Can we afford to be friendly with a neighbour which is bent upon demonizing, defaming and down grading our country?
It buys arms – state of the art military weapons from all over the world – but raises hue and cry if Pakistan makes a bid for the purchase of air force planes or old frigates or a used submarine. It strikes an unprecedented deal with USA on the supply of nuclear reactors and assured supplies of related material which involves the violation of US laws and NPT provisions but cannot tolerate Pakistan getting two small nuclear reactors from China. It grabs Siachin and refuses to settle the dispute about it. It pledges to hold a plebiscite in Kashmir to ascertain the wishes of its people but reneges on it on flimsy excuses. It invades a part of Pakistan and breaks the country into two, holds tens of thousands of Pakistani soldiers and civilians, prisoners in Indian jails. It builds dams on rivers flowing into Pakistan violating the Indus Basin Treaty and Pakistan has to resort to arbitration to get the design of the dam rectified.
Why am I highlighting Indian anti-Pakistan doings? The reason for recalling India’s unfriendly acts is the news that the first stop of the American president’s visit to India will be Mumbai. Not only is he being put up in the Taj hotel, he will be attending a ceremony to project to the world the 26/11attack on part of the city by terrorists having links with Pakistan. India thus would be reinforcing the impression that Pakistan is a country which keeps sponsoring international terrorism. If there is one fear which the world cannot take lightly, it is the threat of terrorism. There are also reports that India will deepen its plans to involve USA in developing a joint mechanism to counter terrorism and may enter into an agreement, during Obama’s visit – something which may have adverse repercussions for Pakistan.
What line of approach should Pakistan have in regard to Obama’s visit to India? While we will be well-advised not to overreact, there is no harm in expressing our concerns and demands.
We should make Kashmir an issue of importance for peace in this region. It makes sense to convey our anxiety about the brutal reign of state terrorism let loose by the government of India for the last two decades. Now that even India acknowledges that the protests in Kashmir are indigenous and more or less peaceful and no material support is provided by Pakistan, India needs to be told to seriously consider the question of finally settling this burning issue. The least Obama may do is to advise the Indians to stop perpetrating atrocities on the un-armed Kashmiri protesters. He may well take note of rising voices even in India for conceding Azadi to the Kashmiris. Here two points need to be made. One, president Obama is well-aware of the disputed nature of the Indian occupation of the state and the significance of the still very much valid UN resolutions. Two, it is very much in the interest of USA if relations between India and Pakistan improve and move towards normalcy. Americans want Pakistan to deploy more troops on its western borders to fight the Taliban. This could happen only if the Indian threat in the east, recedes. Obama understands the need for urgency in the matter. That is why during his election campaign he expressed a desire to appoint a special envoy for this purpose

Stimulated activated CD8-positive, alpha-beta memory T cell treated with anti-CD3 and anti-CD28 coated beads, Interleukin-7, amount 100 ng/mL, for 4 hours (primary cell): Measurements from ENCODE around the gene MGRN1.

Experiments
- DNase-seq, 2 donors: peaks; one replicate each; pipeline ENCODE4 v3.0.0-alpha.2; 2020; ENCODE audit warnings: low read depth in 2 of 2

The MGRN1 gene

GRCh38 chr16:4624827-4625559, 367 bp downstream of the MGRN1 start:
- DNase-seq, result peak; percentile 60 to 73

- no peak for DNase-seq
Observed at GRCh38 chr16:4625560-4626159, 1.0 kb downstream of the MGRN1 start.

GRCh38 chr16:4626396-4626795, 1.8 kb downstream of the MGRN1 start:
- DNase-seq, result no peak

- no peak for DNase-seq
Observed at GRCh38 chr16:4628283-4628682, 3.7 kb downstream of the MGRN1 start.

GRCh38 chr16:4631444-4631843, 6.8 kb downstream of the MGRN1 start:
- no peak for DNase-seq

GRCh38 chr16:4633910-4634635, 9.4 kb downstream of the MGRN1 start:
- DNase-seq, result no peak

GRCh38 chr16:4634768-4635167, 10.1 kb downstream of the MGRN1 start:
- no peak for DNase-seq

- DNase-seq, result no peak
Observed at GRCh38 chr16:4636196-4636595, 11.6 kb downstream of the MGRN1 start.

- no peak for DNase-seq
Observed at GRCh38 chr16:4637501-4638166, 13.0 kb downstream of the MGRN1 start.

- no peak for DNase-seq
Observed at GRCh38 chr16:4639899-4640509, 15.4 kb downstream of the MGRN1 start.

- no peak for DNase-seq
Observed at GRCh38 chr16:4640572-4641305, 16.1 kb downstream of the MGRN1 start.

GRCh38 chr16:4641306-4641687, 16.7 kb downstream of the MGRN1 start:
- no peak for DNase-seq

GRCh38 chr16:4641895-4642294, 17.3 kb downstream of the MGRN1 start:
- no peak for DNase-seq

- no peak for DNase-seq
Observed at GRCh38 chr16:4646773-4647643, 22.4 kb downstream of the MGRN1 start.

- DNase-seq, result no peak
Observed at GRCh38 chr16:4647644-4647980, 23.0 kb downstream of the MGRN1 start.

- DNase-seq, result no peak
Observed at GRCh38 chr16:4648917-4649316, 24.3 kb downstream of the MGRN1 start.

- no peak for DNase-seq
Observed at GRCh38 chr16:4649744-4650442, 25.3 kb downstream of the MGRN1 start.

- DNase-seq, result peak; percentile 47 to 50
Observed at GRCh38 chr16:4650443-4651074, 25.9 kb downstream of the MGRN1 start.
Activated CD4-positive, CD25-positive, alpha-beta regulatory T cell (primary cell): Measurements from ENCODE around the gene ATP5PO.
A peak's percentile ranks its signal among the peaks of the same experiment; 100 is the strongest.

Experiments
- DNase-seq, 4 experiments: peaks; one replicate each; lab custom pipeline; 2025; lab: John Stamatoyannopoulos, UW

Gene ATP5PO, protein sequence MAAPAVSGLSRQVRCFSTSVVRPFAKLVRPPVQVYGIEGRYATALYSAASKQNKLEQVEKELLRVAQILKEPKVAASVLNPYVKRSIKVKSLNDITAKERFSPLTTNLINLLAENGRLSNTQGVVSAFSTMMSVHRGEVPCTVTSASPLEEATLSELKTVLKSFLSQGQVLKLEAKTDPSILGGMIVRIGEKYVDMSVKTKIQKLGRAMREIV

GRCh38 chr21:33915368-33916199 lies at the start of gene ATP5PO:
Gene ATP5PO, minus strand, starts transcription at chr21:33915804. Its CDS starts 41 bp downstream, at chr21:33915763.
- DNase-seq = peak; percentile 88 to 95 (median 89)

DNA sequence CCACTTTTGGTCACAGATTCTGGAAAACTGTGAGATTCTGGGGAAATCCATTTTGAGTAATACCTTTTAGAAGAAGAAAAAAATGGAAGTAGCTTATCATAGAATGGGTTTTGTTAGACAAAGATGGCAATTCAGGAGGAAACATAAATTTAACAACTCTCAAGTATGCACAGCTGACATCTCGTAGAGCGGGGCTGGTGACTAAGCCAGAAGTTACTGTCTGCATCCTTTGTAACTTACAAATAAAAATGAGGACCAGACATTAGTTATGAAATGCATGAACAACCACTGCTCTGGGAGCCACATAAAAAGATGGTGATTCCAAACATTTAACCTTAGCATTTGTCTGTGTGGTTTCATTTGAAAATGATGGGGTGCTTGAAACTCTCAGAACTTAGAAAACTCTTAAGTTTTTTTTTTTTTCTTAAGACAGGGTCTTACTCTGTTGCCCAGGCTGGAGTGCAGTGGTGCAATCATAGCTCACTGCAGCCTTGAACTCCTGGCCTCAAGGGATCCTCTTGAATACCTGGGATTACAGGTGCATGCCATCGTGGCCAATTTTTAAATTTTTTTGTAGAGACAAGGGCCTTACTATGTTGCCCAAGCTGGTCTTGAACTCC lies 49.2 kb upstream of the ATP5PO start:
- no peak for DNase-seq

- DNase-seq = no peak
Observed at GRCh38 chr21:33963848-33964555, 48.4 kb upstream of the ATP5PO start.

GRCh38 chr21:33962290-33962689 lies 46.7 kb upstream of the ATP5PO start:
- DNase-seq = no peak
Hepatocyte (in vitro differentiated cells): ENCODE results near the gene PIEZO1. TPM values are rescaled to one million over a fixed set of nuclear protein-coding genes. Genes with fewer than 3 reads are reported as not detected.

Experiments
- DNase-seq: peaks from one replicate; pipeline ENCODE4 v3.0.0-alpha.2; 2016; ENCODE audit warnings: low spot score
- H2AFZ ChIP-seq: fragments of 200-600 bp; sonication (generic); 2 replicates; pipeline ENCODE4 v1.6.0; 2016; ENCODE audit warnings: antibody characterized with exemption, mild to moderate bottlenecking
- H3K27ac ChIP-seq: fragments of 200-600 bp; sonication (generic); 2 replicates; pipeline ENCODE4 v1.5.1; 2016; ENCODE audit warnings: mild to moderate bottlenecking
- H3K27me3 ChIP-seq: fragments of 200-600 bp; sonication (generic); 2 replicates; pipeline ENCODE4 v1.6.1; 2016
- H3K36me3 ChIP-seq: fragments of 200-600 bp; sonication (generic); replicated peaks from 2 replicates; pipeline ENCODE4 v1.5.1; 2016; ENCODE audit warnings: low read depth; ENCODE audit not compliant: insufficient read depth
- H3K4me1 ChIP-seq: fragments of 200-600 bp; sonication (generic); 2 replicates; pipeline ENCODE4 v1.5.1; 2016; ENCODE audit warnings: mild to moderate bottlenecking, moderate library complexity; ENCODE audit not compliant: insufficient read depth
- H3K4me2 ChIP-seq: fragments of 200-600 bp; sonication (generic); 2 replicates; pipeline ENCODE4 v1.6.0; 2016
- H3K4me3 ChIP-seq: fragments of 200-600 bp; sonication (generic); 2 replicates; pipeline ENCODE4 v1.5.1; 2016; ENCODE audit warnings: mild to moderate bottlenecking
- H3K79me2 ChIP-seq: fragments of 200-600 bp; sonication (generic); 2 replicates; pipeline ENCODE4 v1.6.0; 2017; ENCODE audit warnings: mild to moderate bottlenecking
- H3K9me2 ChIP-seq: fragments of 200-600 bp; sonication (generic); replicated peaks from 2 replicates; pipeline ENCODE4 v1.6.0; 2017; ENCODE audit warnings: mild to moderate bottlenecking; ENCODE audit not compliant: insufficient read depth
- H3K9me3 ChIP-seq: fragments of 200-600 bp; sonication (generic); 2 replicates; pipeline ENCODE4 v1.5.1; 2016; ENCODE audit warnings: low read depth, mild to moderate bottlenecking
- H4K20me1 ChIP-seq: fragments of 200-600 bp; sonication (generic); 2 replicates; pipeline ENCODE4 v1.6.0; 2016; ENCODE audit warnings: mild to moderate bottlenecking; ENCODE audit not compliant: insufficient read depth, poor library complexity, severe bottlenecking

The turn of events in Afghanistan has added to Pakistan’s value and weight for the success of US plans in this region. Americans want a respectable exit from Afghanistan. To achieve this, they have to come to terms, with give and take, with the Taliban. Pakistan’s role in strategizing talks with Taliban is crucial for a successful settlement of a future dispensation. Pakistan indeed holds a pivotal position in the region and can no longer remain hyphenated with Afghanistan. Indeed the key to the peace and stability of the region lies in the way India-Pakistan relations change for the better and this very much depends on the settlement of the unresolved disputes and issues hanging fire between the two countries.
In an interview with the Press Trust of India, president Barack Obama expressed his desire to raise the Indo-US cooperation to “a new level” and said that because of shared values and interests, he would support “India’s rise to a global power”. He described the relationship between the two countries as “an indispensable partnership” and added that “I see India as a cornerstone of America’s engagement in Asia”. In response to India’s demand to act against Pakistan he said that his government had told Islamabad that it had “a special responsibility” to bring the perpetrators of 26/11 Mumbai attack to justice, “transparently fully and urgently”. At the same time, he pointed out that “Pakistan is taking important steps and making sacrifices in our shared fight against extremism and we will continue to underscore the importance of taking additional action (emphasis added) to eliminate terrorist safe havens”.
Interesting to find how Obama responded to a reference about New Delhi’s expectations of his support for UNSC membership and transfer of dual use technology. He confined his response to the remark that these were “difficult and very complicated issues”.
Much food for thought in the mentioned statements of the US president on the eve of his visit to India. We need to carefully watch the visit and build our own strategy about our relationship with US, keeping in view the fall out of the new developments for Pakistan.
A good time to re-examine our concerns and interests and how these can be successfully addressed in the context of India’s strategic partnership with USA and the way the end game in Afghanistan plays out.
The writer is a political and international relations analyst.